Marxism approach to Crime & Deviance

  • Created by: Emily
  • Created on: 01-04-13 22:19

Marxism approach to Crime & Deviance


  • Marxists argue the law is not an 'equal body', but is there to protect the values of the ruling class e.g. capitalism, in which keeps them rich and in power
  • Chambliss (1970) argues that ruling class ideology teaches 'commodity fetishism' (that we need the newest, latest technology, fashions etc) and when one cannot get these legitimatly through education and getting a good job, they turn to crime. This can be linked to Mertons theory on blocked opportunites
  • Gordon (1976) contends there are clear differences in how the law is enforced between street crime e.g. theft, and corporate crime e.g. companies breaking safety regulations. He calls this 'selective law enforcement'
  • Snider (1993) uses official statistics to illustarate how corporate crime is much more harmful that street crimes e.g. corporate crimes such as industrial diseases cause around 100,00 deaths per year in the USA, where as around 20,00 people are murdered per year (so 5x more deaths occur from corporate origins!!!!!!!!!)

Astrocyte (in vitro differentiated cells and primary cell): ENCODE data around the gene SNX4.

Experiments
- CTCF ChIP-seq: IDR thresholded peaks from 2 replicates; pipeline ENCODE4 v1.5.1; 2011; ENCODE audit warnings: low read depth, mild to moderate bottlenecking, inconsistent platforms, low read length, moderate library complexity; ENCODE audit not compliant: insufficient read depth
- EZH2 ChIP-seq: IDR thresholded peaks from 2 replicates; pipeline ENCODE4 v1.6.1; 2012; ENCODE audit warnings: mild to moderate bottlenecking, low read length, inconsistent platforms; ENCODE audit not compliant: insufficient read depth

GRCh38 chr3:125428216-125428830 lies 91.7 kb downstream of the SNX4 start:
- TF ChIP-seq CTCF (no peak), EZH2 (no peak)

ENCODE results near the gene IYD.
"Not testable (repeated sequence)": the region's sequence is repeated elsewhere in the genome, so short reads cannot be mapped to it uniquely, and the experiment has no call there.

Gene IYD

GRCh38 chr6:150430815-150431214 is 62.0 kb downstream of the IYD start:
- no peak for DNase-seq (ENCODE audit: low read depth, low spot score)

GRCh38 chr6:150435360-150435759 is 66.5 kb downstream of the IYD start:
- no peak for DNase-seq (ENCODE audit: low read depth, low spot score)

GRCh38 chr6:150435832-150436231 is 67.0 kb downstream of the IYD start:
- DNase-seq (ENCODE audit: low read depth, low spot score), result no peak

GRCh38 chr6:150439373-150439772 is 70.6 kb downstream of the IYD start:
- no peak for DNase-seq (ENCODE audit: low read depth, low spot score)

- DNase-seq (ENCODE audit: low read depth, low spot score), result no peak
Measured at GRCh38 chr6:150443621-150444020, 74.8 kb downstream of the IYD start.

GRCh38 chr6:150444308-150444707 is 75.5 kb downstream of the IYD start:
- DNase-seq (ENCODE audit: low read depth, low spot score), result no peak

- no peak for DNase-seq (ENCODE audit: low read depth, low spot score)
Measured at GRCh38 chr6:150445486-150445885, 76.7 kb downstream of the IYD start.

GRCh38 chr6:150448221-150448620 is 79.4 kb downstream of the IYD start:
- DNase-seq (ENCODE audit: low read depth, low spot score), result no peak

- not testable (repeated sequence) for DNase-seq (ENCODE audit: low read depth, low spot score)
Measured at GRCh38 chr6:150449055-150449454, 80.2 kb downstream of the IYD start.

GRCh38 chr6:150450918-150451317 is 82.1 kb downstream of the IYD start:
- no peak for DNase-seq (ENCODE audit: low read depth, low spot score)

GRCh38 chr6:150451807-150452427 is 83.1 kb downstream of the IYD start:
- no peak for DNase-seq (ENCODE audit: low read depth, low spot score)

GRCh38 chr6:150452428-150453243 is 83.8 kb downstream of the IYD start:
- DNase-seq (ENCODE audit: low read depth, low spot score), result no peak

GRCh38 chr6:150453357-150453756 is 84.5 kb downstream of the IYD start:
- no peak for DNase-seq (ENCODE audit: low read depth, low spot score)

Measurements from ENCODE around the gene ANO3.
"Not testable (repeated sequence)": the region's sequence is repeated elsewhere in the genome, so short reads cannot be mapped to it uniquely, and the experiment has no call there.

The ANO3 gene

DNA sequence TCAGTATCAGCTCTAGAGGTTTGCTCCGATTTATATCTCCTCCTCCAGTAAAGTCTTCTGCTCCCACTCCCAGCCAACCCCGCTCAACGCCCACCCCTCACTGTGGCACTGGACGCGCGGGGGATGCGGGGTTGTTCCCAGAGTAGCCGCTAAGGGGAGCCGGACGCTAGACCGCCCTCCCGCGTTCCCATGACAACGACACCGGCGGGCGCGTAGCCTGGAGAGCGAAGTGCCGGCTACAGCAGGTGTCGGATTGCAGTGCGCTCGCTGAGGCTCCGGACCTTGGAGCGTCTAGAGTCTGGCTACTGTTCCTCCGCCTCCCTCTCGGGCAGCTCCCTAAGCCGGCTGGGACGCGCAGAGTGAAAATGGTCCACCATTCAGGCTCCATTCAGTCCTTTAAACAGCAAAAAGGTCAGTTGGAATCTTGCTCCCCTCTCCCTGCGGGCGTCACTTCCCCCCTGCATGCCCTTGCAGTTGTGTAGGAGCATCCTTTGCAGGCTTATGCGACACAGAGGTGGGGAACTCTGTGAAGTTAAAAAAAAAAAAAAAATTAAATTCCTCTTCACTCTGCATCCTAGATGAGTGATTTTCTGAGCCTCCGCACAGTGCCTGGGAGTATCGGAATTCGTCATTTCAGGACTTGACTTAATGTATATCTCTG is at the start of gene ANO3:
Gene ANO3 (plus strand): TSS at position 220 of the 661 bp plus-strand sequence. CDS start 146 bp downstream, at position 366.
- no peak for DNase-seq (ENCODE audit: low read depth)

• Functionalists such as Durkheim argue the law is an 'equal body' in which represents the interests of the whole of society, equally, thus creating consensus
  • Not all Capitalist nations, have out of control crime rates, for example, Switzerland. The USA has the highest crime rates in the world, but that could be dependant on the size of the population, not capitalism.(
  • Not all buisnesses and corporations get off lightly, e.g BP oil spill in the gulf of Mexico just kast year; the total settlement cost more than $4.5 billion (which is the single largest criminal resolution in the history of the United States)
  • Interpretivists argue official statistics are invalid and do not give a true picture of crime rates, as many go unreported for various reasons


Marxism is useful in studying crime, as it draws our attention to class inequality, and the differences in law enforcement between the lower and upper classes. However, it has been widely criticised for focusing too much on corporate crime and not street crime. Post modernists also argue crime is a social construct in which it varies between cultures and time periods.


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